Monday, February 2, 2009

Short Term Intensive Dynamic Psychotherapy

Here's yet another interesting therapy style.

A lot of these different styles influenced "my own" style with patients, which I consider to be a flexible and eclectic (and hopefully not too disorganized) mix, parts of which are more helpful in some situations than in others. I think that, in life generally, one must absorb those elements of wisdom or inspiration that resonate in a genuine way with one's nature. Many teachers or mentors may have wonderful kernels of wisdom to share, but perhaps many other aspects to leave aside or reject. I realize that, for my patients too, they may at times find parts of their therapy experience with me to be helpful, other parts less so, other parts not helpful at all.

Anyway, back to the title: "short term intensive dynamic psychotherapy" (STIDP). This style was developed by Habib Davanloo, a Montreal psychiatrist who wished to address the phenomenon of patients whose problems never seemed to change or get better, despite very lengthy courses of psychotherapy.

I consider Davanloo's ideas to be challenging, interesting, sometimes brilliant, often quite eccentric. His technique calls for the therapist to be much more active than in traditional psychodynamic therapy.

Here's my brief summary of what the technique is all about (this is very much my paraphrase, which reflects perhaps those elements of the technique, as I learned it, that have been salient to me over the years):

First of all, in order for the technique to be appropriate, it would be necessary for the patient to be quite stable with respect to symptoms of severe major mental illnesses. So, for example, it would be inappropriate to apply these ideas in situations where the patient is suffering from psychosis or mania.

The technique is based on understanding the dynamics of a patient's situation according to a sort of balance between anxiety, underlying emotion, and defences. In this balance, defences are either conscious or unconscious actions that a person takes in order to cope with anxiety. Both anxiety and defences suppress or distract awareness from underlying "emotion." Defences could include phenomena such as denial or repression, but also such immediate behavioural or conversational phenomena such as intellectualizing, ambivalence, compliance, defiance, passivity, engaging in small-talk, etc. (Here, defences need not be considered "bad" but merely as behavioural tactics that a person uses--often automatically-- to cope with emotion or anxiety). Anxiety could be manifest--again either consciously or unconsciously-- as muscular tension--visible during the therapy session--or through other pathways, including somatization (physical symptoms such as pain).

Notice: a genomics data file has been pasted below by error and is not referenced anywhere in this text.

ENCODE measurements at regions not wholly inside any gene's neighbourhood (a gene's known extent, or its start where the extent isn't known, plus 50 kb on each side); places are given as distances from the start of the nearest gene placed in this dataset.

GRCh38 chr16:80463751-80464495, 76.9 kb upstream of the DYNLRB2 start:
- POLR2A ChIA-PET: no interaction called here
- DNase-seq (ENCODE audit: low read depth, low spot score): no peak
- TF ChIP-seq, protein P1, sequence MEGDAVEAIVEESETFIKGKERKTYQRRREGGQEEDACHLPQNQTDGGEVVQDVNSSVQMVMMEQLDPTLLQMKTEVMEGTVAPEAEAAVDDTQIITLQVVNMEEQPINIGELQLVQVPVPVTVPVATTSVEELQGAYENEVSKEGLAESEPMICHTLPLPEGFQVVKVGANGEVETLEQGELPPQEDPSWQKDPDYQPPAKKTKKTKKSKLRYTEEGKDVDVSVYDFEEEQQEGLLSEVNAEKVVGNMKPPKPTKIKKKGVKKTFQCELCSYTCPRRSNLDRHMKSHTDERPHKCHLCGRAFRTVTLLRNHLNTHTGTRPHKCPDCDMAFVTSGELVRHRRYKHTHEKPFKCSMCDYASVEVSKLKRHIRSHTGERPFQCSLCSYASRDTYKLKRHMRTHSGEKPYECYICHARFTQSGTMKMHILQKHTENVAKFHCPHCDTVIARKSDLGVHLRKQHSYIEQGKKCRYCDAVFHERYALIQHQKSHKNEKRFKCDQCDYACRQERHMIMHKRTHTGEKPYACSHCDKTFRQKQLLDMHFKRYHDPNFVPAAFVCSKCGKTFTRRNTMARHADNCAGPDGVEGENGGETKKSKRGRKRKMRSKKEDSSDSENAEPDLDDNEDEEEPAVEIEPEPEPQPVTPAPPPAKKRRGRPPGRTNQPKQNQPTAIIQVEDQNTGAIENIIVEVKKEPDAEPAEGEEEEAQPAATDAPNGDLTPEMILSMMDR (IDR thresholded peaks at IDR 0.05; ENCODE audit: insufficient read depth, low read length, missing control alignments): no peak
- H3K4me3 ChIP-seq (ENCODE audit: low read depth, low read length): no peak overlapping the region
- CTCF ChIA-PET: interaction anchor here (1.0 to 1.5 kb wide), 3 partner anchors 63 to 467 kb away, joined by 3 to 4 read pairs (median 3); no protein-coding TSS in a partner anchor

The technique aims to help a patient "experience underlying emotion" by helping the patient to become more consciously aware--in the moment--of anxiety and defences. With the patient's consent and will, sometimes these defences can be set aside quickly, leading to a strongly emotional experience. I do find it is true that people are often unaware of their defences, and can be unaware of the ways in which anxiety is being manifest.

Often the underlying emotion has to do with anger--the patient's defences being tactics to avoid experiencing or acknowledging anger--and the patient's anxiety being provoked by the magnitude of the underlying anger. If the "underlying anger" is "exerienced" (in a sort of cathartic way), it may be initially directed at the therapist, but upon subsequent dialog, it may be understood that this anger is "transferential", that it originated with an earlier developmental conflict, typically with a parent.

The therapist in this technique can be very active, leading to the patient perhaps feeling criticized or under very close scrutiny. For this reason, the technique only works if there is very clear informed consent, and a very clear and positive therapeutic alliance.